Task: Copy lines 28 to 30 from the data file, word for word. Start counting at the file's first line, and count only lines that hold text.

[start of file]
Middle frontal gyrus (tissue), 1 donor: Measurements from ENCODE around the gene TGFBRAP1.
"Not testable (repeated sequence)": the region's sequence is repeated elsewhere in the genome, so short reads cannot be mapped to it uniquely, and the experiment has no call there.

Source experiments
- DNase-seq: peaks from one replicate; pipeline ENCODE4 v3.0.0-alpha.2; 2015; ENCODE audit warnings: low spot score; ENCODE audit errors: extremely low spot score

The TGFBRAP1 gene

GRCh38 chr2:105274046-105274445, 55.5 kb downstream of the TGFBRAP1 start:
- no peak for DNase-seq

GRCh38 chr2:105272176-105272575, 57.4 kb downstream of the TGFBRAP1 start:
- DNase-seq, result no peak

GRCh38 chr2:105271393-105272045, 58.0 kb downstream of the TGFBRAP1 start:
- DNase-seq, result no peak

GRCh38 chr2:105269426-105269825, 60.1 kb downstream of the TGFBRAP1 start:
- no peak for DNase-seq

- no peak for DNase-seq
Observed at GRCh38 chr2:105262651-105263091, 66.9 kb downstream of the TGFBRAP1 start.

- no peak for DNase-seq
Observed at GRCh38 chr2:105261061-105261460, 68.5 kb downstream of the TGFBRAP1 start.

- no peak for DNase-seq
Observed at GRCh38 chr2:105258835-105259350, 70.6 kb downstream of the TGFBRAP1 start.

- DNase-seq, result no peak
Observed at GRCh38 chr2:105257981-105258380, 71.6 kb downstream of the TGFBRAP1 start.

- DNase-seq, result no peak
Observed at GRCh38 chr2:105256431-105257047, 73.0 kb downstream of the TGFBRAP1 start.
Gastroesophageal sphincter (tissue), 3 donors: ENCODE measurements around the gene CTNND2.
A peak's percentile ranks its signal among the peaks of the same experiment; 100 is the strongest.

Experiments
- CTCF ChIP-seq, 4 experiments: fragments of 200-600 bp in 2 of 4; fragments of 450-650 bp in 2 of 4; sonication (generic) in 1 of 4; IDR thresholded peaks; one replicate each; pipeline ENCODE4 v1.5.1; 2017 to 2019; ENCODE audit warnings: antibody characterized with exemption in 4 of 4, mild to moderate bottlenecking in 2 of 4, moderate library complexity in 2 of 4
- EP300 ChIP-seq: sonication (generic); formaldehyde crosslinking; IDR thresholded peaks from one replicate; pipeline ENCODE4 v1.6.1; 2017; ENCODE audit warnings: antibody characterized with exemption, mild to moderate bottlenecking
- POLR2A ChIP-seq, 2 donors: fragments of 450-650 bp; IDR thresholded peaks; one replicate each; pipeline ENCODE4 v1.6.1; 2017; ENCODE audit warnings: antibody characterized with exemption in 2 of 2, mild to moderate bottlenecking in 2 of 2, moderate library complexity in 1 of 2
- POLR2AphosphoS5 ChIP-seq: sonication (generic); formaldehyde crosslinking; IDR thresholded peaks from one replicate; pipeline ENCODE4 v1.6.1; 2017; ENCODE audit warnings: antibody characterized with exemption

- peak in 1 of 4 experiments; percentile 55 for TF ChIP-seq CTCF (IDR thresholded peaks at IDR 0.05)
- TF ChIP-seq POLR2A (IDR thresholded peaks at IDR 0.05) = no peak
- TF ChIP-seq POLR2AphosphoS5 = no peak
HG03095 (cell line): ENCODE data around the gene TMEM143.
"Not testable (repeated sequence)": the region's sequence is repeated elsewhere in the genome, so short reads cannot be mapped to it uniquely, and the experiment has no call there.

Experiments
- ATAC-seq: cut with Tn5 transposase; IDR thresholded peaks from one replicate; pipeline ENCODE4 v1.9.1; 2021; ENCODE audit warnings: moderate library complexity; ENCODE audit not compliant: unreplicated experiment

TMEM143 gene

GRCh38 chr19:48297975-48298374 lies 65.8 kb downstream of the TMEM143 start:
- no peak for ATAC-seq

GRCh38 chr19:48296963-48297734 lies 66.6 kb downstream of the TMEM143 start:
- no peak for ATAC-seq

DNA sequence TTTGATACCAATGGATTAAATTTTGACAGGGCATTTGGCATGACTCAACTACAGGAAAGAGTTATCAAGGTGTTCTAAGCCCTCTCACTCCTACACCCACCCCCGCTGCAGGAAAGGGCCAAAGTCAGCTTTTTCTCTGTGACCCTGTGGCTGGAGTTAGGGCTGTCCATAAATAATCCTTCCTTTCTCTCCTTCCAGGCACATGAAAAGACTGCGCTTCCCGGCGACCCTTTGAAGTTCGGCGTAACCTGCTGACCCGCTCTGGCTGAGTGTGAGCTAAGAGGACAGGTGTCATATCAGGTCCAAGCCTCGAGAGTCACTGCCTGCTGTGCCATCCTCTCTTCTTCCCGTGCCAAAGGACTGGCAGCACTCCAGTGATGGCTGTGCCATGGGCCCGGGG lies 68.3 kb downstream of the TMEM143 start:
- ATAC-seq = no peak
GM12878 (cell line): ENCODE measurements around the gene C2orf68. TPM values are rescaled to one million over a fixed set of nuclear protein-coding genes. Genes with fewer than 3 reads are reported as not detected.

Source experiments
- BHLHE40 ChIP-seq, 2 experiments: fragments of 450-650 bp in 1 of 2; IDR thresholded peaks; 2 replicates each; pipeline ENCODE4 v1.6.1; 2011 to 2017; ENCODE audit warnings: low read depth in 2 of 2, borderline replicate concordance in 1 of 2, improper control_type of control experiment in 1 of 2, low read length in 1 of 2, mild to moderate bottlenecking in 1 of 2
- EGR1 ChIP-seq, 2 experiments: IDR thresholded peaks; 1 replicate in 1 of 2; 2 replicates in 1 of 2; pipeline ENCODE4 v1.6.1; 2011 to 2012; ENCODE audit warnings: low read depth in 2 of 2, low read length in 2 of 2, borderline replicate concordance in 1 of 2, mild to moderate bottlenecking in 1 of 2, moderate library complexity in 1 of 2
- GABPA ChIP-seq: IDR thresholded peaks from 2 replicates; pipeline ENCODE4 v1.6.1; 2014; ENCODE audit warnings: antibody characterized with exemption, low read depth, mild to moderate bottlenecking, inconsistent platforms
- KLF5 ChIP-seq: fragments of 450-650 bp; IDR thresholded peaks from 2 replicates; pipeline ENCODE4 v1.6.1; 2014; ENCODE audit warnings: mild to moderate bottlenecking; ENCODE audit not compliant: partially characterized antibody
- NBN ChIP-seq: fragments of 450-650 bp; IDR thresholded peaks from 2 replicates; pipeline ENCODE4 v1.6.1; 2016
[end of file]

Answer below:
- EP300 ChIP-seq: sonication (generic); formaldehyde crosslinking; IDR thresholded peaks from one replicate; pipeline ENCODE4 v1.6.1; 2017; ENCODE audit warnings: antibody characterized with exemption, mild to moderate bottlenecking
- POLR2A ChIP-seq, 2 donors: fragments of 450-650 bp; IDR thresholded peaks; one replicate each; pipeline ENCODE4 v1.6.1; 2017; ENCODE audit warnings: antibody characterized with exemption in 2 of 2, mild to moderate bottlenecking in 2 of 2, moderate library complexity in 1 of 2
- POLR2AphosphoS5 ChIP-seq: sonication (generic); formaldehyde crosslinking; IDR thresholded peaks from one replicate; pipeline ENCODE4 v1.6.1; 2017; ENCODE audit warnings: antibody characterized with exemption